*We read good books.
We read to the kids before nap/rest and at bedtime every day.  And often in-between!  We go to the library every week.  I keep active book lists of developmentally appropriate and interest-appropriate books for my kiddos.  And I try to read, too, though often it's just my Bible Study material.  But that works!

*We rest our bodies.
We do rest/nap every day.  Q doesn't sleep, so she has to stay on her bed and listen to her books on CD for about an hour, then she can play quietly in her room.  Her body really still needs to slow down and rest, and she also benefits from "forced boredom" by having to use her imagination to play quietly in her room!

*We enjoy God's creation together.
We watch birds, we look at cows and fields on the way to school.  We observe the trees change colors. We take nature walks.  We read nature books.  We love nature and enjoying our God as Elohim--creator God!

*We play and learn together.
Our days contain playful and learning times, in a balance with the other tenants that are important to us.  I spend time making a loose plan for each "home day" and we have a plan for the rhythm of our week.  We follow a general schedule every day of our time. 

So there it is....It has worked so great for me as a mom.  Like I mentioned, this little piece of work guides my days....keeps me on my toes, and keeps me from being overwhelmed.

Wanted to share this time of year in case it might be something that appeals to other Mama's, as they think of the upcoming year and what is most important for their family. 

Tuesday, January 7, 2014


 Happy Epiphany yesterday!
We had a fun day celebrating the wisemen's visit to Jesus.

I had a glass star candle on the table at breakfast for each kiddo.  A little surprise!  My kids are loving candles, so they were thrilled to have one for their very own and to keep it at their place all week while they eat!  I got these for a dollar at a thrift store. 

 These wisemen were waiting in the middle of the table.  Facing west (since they were coming from the east) but Q rearranged them, as you can probably tell. 
 Daddy built Jesus' family a house!  So we moved em out of the stable and into a little house.  We spent a lot of time talking about the fact that they lived in a simple house--not a castle or mansion, as most people expected the newborn king to live.  We put a little wooden crate in place of a manger so Jesus could have a bed.  We made a path for the camels/wisemen with rocks and acorns and candles.  Q had lots of fun getting things set up "just so!"  I love using godly play to teach spiritual concepts and Bible stories to my kiddos.  This will all be available for them to play with for a couple weeks, as they work through the story during play.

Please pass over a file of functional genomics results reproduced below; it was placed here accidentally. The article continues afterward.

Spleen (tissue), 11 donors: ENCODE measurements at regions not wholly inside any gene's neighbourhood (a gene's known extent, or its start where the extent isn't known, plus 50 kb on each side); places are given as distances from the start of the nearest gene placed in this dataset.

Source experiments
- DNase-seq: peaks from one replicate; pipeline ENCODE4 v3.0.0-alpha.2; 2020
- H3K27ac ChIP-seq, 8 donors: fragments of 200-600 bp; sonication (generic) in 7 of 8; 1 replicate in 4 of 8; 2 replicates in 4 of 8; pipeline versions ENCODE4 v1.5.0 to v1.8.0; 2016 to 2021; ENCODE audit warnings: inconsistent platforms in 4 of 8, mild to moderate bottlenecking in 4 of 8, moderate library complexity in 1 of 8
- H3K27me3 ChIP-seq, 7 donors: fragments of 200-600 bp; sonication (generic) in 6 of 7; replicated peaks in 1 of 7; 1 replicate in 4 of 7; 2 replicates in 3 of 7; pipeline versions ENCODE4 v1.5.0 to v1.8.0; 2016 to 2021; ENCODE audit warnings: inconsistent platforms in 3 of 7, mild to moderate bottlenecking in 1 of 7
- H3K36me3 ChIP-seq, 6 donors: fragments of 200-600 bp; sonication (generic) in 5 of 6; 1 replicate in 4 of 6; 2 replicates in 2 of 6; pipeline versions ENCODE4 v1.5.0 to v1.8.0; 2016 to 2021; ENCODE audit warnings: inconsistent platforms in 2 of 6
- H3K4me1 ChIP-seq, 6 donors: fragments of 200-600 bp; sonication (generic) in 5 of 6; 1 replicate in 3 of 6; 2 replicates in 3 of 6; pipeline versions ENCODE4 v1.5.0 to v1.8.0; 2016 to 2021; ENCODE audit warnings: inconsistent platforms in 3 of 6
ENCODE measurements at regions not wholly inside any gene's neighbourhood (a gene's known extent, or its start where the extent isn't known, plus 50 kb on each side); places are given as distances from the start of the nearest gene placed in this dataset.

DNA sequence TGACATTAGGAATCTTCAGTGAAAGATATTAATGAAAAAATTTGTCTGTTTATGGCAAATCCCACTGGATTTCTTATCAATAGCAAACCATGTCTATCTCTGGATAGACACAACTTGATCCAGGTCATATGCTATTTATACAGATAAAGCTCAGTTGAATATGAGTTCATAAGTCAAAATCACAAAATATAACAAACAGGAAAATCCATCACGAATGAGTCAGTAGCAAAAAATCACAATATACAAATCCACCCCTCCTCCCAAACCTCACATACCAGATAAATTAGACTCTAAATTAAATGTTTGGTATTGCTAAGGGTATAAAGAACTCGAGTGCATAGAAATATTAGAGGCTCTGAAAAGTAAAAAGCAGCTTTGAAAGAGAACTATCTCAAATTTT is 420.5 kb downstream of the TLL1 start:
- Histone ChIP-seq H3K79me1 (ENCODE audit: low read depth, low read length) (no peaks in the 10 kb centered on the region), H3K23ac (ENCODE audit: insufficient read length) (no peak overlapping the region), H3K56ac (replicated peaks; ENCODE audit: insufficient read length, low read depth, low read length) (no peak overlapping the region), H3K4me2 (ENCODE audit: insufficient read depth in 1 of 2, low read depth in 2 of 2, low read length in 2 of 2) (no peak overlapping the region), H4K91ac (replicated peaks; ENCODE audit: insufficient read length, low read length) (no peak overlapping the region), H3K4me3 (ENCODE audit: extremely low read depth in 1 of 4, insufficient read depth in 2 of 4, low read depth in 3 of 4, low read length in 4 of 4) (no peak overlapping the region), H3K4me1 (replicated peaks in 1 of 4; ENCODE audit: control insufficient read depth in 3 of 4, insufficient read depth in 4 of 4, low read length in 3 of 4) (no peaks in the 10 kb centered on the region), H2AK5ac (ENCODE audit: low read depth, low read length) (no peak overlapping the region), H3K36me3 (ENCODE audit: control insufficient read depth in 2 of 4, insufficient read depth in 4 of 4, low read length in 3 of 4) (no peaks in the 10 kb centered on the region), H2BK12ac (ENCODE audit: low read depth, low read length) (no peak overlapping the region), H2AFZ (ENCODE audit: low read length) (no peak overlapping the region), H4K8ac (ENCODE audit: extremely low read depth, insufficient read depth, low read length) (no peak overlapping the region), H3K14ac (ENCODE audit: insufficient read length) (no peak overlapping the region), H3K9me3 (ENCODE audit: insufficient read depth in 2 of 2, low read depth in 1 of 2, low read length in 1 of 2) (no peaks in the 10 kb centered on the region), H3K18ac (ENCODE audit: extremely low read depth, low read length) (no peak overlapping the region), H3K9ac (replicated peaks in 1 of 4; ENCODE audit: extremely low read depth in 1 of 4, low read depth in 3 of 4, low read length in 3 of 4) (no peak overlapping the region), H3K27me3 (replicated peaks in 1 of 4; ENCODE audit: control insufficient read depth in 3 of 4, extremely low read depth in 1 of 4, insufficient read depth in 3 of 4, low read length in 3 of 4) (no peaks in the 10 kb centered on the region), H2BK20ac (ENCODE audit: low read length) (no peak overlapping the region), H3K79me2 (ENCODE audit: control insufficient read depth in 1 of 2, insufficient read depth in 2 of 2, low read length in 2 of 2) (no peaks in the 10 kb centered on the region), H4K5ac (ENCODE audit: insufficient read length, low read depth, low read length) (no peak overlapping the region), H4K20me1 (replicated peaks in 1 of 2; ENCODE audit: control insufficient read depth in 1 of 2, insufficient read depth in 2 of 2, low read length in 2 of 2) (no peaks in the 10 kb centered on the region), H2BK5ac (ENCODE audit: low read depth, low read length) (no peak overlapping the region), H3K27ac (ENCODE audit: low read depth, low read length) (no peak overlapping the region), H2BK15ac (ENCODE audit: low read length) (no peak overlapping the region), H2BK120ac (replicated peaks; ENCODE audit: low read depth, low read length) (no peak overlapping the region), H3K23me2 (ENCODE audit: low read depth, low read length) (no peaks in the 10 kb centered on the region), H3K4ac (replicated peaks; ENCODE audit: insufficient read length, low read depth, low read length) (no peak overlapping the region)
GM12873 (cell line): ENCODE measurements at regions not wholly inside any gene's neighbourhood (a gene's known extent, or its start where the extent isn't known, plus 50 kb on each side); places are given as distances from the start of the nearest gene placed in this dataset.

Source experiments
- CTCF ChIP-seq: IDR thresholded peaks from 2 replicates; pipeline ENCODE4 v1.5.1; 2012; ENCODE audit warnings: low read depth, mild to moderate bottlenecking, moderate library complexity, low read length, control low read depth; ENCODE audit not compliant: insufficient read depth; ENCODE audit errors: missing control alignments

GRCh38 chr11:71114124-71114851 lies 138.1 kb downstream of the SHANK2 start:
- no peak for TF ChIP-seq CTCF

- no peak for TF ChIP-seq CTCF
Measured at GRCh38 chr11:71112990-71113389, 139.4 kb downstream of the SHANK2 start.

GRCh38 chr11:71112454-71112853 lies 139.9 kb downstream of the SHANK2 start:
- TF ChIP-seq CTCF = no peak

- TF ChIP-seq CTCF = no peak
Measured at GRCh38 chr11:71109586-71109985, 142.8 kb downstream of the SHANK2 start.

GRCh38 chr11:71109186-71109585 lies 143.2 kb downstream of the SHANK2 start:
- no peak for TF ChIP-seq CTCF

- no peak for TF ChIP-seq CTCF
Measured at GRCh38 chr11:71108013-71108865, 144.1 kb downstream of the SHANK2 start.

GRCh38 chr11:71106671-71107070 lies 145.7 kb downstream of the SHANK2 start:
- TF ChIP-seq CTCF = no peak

I made a star garland that led to Jesus' house.  I traced a little star cookie-cutter on to some cardboard from the recycle bin.  Cut them out.  Quinn and I painted some of them gold.  Then I sewed them (with my machine) onto a piece of jute.  I strung them from the ceiling down to the house. 

 We read the story SMALL CAMEL FOLLOWS THE STAR (Rachel W.N. Brown), which Quinn loved.  It was a little lengthy for Beck, so he squirmed through it.  Later in the day I got out some of our Christmas board books (that talked about Jesus' birth) and we looked at the pages with the wisemen.  He loved this! 

Q and I have been reading in her Bible about how kings were anointed as a sign of them being chosen by God.  So we anointed our "Baby Jesus"--Aka--the King of Kings!  I melted a little coconut oil and put a few drops of lavender oil in it.  Quinn LOVED this activity! 

 Beck was interested for about 2 minutes.  :)
 We read the story from the gospel of Matthew.  We talked a lot about how kings usually live and look, and why people were surprised by Jesus' humble beginnings.  We talked about the gifts--and how we can give Jesus the gift of our love and the gift of following him with our life and our actions. 
 We made "wiseman" hats--I cut out the back from old jeans.  The kids picked fabric from my scrap bin and I  pieced it together then sewed over it all.  I love how they turned out! 
 Here they are yelling "wisemen!" at eachother.  This is so my kids.  :)
We had a special dinner--roast (Daddy's favorite) with sugared apples--I used to make these by putting apples and red hots in the crockpot, but Quinn can't have food dye, so yesterday I used cranberries (sauce--cooked and left over from New Years, a touch of brown sugar and cinnamon, and the apples.  It was soooo yummy!  And a beautiful red color.  
I had set the table with paper stars I'd cut out of brown paper for each person's placemat, and then the stars in the center.  We ate on pretty dishes.  Quinn told the story of the wisemen's visit.  

We also had lots of "camel" pretend play.  We have a stuffed camel they played with, and we also pretend our rocking horse and some other large stuffed animals were camels.  

I look forward to the tradition of celebrating Epiphany and adding a little bit to what we do each year!